HI Alan, and welcome to CloudyNights!
If we start with your telescope and mount oriented as shown in your picture, with the telescope pointed toward Polaris. And if you want to point the telescope at something above your southern horizon, the following is one way of getting there:
Lock the Declination axis. Then, gently holding the telescope tube, loosen the RA axis lock just enough to permit the telescope to move in RA. Now move the telescope in RA either toward or away from the camera (based on your photo), until the counterweight shaft is parallel to the ground. Now lock the RA axis and while holding the telescope tube, loosen the Declination axis enough to permit movement in Declination. Now move the telescope in Declination, through your zenith, toward your southern horizon. Tighten the Declination axis once the telescope is pointed as high as you want it to be pointed above your south horizon.
Now you may have noticed that your eyepiece and/or finder are in awkward positions to use. That can be remedied by loosening the cradle around the telescope and rotating the telescope within it, then tightening it down again.
To point the telescope at specific objects above your southern horizon, you'll want to make further adjustments in RA and Declination. Just keep in mind that movements in Declination move the telescope toward or away from the north celestial pole, while movements in RA will move the telescope east or west along a curved line of constant Declination.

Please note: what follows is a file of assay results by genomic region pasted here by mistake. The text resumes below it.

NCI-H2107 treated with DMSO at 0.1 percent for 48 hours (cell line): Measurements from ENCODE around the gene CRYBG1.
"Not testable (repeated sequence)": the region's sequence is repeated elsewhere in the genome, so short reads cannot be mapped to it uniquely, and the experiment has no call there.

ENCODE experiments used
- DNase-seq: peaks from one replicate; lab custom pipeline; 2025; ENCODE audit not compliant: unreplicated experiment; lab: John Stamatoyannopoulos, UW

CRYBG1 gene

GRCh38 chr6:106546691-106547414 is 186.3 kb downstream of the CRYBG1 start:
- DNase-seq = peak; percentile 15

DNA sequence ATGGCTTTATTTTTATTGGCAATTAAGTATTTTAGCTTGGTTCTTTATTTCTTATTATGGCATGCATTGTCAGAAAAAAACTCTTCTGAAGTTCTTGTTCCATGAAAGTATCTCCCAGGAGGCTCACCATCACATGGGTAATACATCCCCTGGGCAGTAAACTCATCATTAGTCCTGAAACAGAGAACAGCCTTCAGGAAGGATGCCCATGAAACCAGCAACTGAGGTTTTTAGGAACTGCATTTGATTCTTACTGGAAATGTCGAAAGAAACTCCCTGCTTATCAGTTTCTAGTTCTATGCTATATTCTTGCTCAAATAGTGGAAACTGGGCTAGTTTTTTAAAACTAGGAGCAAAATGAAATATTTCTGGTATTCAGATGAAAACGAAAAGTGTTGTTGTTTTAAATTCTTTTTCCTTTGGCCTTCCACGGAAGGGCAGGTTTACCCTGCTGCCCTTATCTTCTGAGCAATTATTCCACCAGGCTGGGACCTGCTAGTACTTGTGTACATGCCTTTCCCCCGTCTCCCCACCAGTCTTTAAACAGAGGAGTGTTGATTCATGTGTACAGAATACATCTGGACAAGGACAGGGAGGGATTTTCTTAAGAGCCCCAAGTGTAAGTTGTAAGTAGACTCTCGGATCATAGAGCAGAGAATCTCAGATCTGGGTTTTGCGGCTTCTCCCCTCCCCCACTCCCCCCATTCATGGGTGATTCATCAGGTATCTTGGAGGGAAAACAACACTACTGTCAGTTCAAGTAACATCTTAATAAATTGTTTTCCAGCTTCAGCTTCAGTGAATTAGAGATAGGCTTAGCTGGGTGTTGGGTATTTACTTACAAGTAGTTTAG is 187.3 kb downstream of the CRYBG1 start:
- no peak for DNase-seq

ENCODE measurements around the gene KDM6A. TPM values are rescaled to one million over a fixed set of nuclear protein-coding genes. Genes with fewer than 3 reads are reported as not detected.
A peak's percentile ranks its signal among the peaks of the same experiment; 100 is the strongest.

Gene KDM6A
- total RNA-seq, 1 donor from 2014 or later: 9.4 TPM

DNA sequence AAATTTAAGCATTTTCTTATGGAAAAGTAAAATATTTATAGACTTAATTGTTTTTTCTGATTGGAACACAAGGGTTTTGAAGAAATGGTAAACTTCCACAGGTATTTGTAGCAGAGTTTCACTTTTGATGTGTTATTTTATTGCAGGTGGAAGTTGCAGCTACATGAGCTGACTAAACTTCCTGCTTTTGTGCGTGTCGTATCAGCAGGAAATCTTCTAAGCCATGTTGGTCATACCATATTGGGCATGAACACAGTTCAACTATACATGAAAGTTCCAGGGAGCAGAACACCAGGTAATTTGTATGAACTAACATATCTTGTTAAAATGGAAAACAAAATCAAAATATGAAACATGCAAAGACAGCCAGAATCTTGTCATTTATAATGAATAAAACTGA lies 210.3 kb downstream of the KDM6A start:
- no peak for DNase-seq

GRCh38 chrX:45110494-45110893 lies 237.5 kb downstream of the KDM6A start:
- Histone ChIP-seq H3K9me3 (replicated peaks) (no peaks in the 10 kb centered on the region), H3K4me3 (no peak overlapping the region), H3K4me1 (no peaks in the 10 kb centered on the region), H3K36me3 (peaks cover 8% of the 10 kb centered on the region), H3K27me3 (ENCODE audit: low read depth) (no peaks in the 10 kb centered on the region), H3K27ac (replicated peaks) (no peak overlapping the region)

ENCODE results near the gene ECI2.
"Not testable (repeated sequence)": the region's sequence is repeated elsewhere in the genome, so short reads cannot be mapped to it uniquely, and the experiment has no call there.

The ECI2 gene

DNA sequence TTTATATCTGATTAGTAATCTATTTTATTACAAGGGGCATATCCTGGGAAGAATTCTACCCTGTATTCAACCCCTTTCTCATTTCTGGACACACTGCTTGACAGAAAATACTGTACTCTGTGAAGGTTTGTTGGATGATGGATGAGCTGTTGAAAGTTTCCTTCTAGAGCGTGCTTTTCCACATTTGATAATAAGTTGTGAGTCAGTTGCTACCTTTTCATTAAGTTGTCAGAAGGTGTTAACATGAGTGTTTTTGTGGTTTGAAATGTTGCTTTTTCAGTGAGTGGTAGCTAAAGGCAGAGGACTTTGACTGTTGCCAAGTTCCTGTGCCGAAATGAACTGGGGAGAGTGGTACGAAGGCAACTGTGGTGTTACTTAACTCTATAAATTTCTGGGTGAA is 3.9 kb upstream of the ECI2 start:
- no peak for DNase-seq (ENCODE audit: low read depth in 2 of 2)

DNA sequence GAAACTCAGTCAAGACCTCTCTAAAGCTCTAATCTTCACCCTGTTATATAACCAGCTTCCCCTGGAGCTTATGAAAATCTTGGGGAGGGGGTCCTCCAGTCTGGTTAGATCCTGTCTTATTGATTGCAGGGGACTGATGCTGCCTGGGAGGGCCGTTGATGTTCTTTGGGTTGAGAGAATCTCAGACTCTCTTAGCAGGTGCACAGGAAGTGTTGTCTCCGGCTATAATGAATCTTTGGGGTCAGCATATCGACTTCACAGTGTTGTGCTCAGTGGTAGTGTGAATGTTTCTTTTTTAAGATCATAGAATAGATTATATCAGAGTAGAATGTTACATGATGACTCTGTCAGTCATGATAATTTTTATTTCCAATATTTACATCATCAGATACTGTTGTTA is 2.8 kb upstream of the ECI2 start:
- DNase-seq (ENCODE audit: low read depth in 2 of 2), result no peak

It will help to use star charts that show lines of RA and Declination, preferrably on a fairly large scale (showing large areas of sky) until you get the hang of how an equatorial mount works.
An equatorial mount takes time to learn, but once one fully adjusts to them, they become very easy, natural, and convenient to use. It's this initial learning phase where all the problems lie!
Different explanations work better for different people, so I would suggest reading as much as you can about the function and use of an equatorial mount -- and of course, practice a lot with the one you have. Don't be too concerned if some of the explanations don't make sense. At some point everything will "click" into place -- all will make sense -- and you might even end up wondering how something so easy (once you've learned it) seemed to be so complicated (prior to learning it).
Edited by Sketcher, 15 August 2019 - 05:55 PM.